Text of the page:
CORRECTION: An earlier version of this article featured the headline “Non-BU affiliated individual jumped from a window on the 26th floor study lounge at StuVi II,” this was changed to the current headline “An update on Wednesday evening’s reported death at StuVi II,” to address the situation in a more sensitive manner. 


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  1. BU community member

    BU Students: for 24/7 support, please call 617-353-7277 (SARP), to connect with a BU crisis counselor. (SARP provides crisis response for the BU community)

  2. Alessandra of BU Parents United

    First the new number for crisis line anytime anywhere is 3 digits just 988. You can talk to a licensed counselor anytime and call if worried about anyone.

    Second – how many incidents need to happen on campus before BU ends the stigma and invests in wellbeing and mental health of terriers ? Why are they no longer ACTIVE members of the JED foundation? Why was there a delay in notifying students and faculty of the suicide and offering resources? Why weren’t ALL terriers offered support and intervention after this happened ? Why weren’t mass texts transparent and consistent – and emails sent to every member of campus not just Stuvi reaidents when they finally attempted to offer support?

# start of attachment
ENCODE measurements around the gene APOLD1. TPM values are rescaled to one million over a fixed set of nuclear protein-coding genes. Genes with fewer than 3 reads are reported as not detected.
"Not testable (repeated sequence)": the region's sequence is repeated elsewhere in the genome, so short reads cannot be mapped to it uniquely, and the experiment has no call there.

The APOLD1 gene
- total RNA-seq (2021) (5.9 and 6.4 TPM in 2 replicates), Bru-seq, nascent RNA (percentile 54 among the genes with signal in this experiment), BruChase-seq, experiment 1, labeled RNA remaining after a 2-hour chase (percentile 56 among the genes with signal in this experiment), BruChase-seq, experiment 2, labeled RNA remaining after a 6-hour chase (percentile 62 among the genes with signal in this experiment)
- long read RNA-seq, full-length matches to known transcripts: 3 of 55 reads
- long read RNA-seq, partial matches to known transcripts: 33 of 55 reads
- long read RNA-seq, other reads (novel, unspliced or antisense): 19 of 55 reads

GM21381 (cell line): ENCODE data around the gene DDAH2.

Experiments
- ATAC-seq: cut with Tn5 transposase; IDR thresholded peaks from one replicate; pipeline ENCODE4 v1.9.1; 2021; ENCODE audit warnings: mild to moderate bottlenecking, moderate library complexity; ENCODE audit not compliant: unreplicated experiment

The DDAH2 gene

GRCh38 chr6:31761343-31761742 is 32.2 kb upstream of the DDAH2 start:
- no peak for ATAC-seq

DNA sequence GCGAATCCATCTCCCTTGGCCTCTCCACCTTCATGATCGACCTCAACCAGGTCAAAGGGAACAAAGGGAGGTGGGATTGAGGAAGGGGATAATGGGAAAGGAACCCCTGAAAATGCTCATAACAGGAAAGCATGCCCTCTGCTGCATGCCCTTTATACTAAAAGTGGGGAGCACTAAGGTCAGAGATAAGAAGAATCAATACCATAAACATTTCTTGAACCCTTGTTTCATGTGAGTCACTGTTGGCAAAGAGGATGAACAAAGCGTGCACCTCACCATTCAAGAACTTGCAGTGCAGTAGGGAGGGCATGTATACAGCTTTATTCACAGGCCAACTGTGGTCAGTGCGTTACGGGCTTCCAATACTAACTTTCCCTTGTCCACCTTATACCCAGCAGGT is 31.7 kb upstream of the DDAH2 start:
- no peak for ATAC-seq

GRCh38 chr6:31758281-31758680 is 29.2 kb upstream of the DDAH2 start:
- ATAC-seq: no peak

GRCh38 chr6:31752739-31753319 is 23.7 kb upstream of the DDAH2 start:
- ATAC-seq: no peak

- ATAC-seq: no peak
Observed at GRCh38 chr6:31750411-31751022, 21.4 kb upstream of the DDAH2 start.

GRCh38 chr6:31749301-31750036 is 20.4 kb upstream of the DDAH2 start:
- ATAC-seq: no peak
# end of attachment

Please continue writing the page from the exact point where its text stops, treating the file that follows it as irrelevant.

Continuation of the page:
One faculty member told us at BU Parents United on Facebook this is the first time they have EVER been told of a suicide on campus. Other students at Rich Hall saw the body fall and others are triggered and affected for a variety of reasons.
    Why isn’t BU proactive instead of reactive after countless emails and calls about lack of transparency and information? Who was this suicide victim? Why did he choose Stuvi? There has to be some connection or is it true as terriers have shared the at security was asleep? Why is Colin Riley – BU’s PR a staff member – more concerned about stating this person was “ not affiliated with BU “ ? Does that make the incident less traumatic? Terriers have been traumatized and have voiced to me that maybe that is the only reason BU decided to be transparent and share any info almost 16 hours later. Why is terrier wellbeing not a priority beyond saying and posting it is . After years of pleading for action, we are weary and we remember terriers lost like Georgia Dray – they are not and never will be just numbers.